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February, 2006 : Essay:

To Seek Out New Books

Adventures in the Star Trek Publishing Universe

The Star Trek publishing universe is a big place. I already knew that. But it wasn't until I attempted to figure out how big it really is that I realized... well... how big it really is.

It all began at 8:30 P.M. EST, on September 8, 1966—a Thursday night—with The Man Trap, the first episode of NBC's new science fiction series, Star Trek. Ratings were respectable, if lower than expected, but declined steadily over the show's three-season run.

The last episode of the original series—TOS, as it is now known—aired on June 3, 1969 and by then the Star Trek publishing industry was in its formative stages. Bantam Books released the first Star Trek book in January 1967, just four months after the show's debut.

The 136-page book was titled—appropriately enough—Star Trek. It was later renamed to Star Trek 1, when it became clear that a series was getting underway. James Blish, a well-known and respected science fiction writer even before he turned to writing Star Trek books, set the pattern for the fictional works that followed, taking seven episodes from the series and reworking them as short stories.

By the end of 1968, the number of Star Trek books were still at a manageable number—four. The three new releases—the second in Blish's series; The Making of Star Trek, which was the first non-fiction spin-off, and Mission to Horatius, by Mack Reynolds, the first original Star Trek novel. In 1969, the year of Star Trek's demise, two more Star Trek titles came out, including Blish's Star Trek 3.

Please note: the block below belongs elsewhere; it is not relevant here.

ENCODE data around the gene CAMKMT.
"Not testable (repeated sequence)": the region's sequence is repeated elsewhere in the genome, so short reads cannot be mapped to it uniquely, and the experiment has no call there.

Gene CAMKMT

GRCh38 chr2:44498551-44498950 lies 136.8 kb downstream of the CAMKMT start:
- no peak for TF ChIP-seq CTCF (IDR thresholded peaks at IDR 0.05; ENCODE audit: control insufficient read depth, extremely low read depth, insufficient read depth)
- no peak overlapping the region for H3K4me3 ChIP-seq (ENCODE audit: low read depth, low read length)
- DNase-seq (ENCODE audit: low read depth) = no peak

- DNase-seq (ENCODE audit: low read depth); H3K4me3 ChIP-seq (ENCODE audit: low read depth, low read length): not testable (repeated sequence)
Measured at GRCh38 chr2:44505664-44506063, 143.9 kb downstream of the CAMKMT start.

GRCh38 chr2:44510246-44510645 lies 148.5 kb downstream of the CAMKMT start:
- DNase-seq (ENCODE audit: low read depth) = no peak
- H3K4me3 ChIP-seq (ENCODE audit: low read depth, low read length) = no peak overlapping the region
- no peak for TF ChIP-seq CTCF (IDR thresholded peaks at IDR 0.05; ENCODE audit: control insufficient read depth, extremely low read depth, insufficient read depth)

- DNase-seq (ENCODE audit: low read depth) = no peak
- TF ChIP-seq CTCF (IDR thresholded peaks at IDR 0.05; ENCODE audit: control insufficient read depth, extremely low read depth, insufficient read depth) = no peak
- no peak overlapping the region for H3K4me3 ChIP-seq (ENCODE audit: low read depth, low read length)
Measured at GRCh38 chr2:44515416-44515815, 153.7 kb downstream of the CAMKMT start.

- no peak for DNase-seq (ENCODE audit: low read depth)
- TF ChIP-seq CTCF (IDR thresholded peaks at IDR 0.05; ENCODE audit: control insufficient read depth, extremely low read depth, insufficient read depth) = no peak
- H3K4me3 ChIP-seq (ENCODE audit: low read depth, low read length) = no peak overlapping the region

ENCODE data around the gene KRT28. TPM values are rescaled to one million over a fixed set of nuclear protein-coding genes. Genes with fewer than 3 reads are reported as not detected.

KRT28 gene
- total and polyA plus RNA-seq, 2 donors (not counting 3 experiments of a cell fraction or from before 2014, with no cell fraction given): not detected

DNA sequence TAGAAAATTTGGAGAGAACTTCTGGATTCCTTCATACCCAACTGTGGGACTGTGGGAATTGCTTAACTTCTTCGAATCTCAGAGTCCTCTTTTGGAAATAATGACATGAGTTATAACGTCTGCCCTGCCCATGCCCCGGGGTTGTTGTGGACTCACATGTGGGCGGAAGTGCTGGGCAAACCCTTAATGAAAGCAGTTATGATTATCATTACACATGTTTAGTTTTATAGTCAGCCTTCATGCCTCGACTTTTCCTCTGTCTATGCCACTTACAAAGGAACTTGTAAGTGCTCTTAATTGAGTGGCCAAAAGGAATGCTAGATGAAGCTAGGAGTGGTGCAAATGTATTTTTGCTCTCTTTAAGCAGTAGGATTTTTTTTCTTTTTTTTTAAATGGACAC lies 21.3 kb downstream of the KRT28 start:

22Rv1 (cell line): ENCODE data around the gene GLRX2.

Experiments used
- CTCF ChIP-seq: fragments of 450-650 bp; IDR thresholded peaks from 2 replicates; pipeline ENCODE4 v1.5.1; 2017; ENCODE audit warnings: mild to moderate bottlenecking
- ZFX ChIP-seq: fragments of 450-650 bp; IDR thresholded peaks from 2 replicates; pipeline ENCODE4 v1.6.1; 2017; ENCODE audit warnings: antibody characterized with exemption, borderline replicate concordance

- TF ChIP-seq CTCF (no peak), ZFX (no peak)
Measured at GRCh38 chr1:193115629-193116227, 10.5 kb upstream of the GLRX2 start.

The next five years were quiet ones. Star Trek books came out at about four a year, according to The Complete Starfleet Library, a Web-based database of Star Trek books maintained by enthusiast Steve Roby. Around 1975, things began to pick up, with ten Star Trek books hitting the shelf. That number jumped to about fifteen titles a year until 1979, when Star Trek: The Movie premiered.

With the release of subsequent Star Trek movies, not to mention four more Trek TV series, not to mention the extreme interest—sometimes bordering on mania—in all things Star Trek, the flow of books steadily increased.

Roby says that the Star Trek publishing phenomenon peaked in the mid-Nineties. The top year—1996—saw nearly eighty titles released. Roby estimates that about fifty new titles a year have been issued since then, though the flow has lessened in recent years.

The lion's share of this output is fiction. There are fictional series based on characters from each Trek TV series, not to mention another twelve fiction lines, among them Starfleet Corps of Engineers, The Captain's Table, New Frontier and Day of Honor.

But fiction, though more numerous, is certainly not all there is. There's nonfiction, and plenty of it, covering a range of topics so wide-ranging that it might even cause the staid Mr. Spock to lift an eyebrow.

Speaking of Spock, there are biographies, autobiographies and memoirs, the first of which, according to Roby's site, is Leonard Nimoy's I Am Not Spock, released in 1975. Nimoy had a change of heart over the next two decades, releasing the follow-up volume—I Am Spock—in 1995.

Since then, there have been at least thirty books published in the biography category, covering all major characters from the original series, as well as many lesser characters, a few from other Trek TV series, a few about Gene Roddenberry—creator of Star Trek—and even Star Trek's Greatest Guest Stars.